A Transparent Solution. More than anything else, what the DTC genetic testing industry needs right now is enhanced transparency, and not necessarily in the form of traditional direct regulation by the FDA. Rather than driving the regulation of DTC genetic tests through traditional channels, such as the FDA’s premarket review and approval regime for medical devices, regulators should focus instead on shining a bright light on DTC genetic testing, improving their own and the public’s understanding of what information is available to consumers and how that information is actually used.
As it happens, creating greater DTC transparency can be most efficiently accomplished without the application of regulations that would be onerous for early-stage DTC companies and their investors, restrictive for consumers interested in the broadest access to their genetic information and expensive and time-consuming for regulators to enforce.
Over the next 6-9 months, the DTC genetic testing industry and regulators, working together, should take three key steps to enhance transparency industry-wide, ensure that customers, regulators and healthcare professionals are better able to understand and evaluate the products offered, and encourage the DTC industry to grow responsibly without more traditional regulation.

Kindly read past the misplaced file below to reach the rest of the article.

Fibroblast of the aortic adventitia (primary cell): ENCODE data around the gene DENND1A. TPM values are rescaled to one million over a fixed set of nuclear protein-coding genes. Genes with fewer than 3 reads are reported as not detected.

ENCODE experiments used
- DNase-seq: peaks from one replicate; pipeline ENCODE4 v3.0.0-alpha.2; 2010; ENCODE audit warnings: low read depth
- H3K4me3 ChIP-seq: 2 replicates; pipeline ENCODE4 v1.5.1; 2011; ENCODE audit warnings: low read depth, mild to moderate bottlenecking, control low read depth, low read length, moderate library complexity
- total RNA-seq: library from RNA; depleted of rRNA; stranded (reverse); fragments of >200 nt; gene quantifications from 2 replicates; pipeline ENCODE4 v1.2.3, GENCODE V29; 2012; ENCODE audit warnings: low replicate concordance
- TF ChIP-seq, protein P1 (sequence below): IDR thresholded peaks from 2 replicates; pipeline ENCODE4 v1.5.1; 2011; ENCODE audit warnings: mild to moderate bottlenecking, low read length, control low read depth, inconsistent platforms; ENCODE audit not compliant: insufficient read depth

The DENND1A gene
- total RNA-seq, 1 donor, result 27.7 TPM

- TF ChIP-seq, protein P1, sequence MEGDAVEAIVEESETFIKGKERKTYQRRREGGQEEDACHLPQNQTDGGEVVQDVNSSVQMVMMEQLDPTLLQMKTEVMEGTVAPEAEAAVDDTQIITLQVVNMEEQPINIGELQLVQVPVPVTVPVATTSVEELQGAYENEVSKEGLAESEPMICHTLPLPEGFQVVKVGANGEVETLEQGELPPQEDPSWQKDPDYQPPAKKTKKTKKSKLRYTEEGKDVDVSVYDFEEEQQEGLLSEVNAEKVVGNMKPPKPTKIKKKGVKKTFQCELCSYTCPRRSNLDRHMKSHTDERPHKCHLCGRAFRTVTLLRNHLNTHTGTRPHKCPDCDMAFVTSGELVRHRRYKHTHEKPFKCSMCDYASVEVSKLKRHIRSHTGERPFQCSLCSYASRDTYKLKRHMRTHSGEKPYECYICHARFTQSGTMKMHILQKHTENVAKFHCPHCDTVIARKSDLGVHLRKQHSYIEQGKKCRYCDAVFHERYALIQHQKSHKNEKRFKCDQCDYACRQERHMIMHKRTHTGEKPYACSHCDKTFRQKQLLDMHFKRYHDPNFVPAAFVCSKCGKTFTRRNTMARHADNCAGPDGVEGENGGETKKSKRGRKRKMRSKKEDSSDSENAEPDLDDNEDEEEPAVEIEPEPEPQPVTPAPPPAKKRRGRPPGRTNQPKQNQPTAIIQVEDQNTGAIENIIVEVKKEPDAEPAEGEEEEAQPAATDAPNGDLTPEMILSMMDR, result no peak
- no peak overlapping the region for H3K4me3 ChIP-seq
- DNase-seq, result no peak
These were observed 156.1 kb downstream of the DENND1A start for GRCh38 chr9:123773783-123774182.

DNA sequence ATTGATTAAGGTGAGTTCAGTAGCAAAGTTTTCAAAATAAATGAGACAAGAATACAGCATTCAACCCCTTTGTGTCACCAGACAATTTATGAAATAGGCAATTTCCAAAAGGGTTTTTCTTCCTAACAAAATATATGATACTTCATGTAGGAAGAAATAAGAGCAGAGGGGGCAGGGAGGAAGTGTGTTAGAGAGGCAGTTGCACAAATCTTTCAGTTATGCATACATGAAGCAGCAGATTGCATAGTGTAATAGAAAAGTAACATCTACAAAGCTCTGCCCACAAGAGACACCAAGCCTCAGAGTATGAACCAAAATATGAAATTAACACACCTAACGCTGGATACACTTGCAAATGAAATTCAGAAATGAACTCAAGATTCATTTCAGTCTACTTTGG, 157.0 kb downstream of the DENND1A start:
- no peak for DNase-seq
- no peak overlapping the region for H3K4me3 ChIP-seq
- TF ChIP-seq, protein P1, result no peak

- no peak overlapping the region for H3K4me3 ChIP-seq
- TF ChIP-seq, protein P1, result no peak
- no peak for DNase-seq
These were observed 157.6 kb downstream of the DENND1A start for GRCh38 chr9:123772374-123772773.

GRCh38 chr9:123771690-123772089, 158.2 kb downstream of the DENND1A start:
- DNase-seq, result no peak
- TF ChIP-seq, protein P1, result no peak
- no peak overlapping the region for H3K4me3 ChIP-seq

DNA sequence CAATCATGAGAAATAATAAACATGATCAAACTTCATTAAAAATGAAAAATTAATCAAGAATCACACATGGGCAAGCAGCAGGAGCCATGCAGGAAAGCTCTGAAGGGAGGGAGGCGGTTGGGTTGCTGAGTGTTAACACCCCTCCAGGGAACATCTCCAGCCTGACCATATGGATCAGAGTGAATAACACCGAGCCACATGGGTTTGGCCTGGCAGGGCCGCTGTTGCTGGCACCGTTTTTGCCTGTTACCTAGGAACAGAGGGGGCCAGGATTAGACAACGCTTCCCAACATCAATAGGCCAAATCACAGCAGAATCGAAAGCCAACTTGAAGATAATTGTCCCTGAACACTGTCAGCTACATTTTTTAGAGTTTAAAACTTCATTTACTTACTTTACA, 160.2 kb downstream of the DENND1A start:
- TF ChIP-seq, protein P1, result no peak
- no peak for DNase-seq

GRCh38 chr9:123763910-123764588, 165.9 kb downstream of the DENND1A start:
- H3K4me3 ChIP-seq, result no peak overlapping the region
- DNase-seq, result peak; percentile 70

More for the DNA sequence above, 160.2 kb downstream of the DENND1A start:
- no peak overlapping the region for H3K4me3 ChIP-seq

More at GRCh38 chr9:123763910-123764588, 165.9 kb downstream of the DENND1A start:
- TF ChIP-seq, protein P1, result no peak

Step 1: Make Participation in the NIH’s Genetic Testing Registry Mandatory. The most promising development for improving transparency with respect to specific DTC genetic testing companies and products is the recently announced and NIH-backed Genetic Testing Registry (GTR). The GTR is a direct outgrowth of a 2008 report prepared by the Secretary’s Advisory Committee on Genetics, Health, and Society (SACGHS) on the “U.S. System of Oversight of Genetic Testing” (pdf). The SACGHS report recommended the following:
To enhance the transparency of genetic testing and assist efforts in reviewing the clinical validity of laboratory tests, HHS should appoint and fund a lead agency to develop and maintain a mandatory, publicly available, Web-base registry for laboratory tests. (emphasis added)
Although announced two months ago as voluntary initiative, many of the GTR’s supporters have long argued that such a registry should be mandatory, and its voluntary character is unquestionably the GTR’s most significant departure from the original SACGHS recommendation. At its current early stage of development, however, there is plenty of time for that feature to change.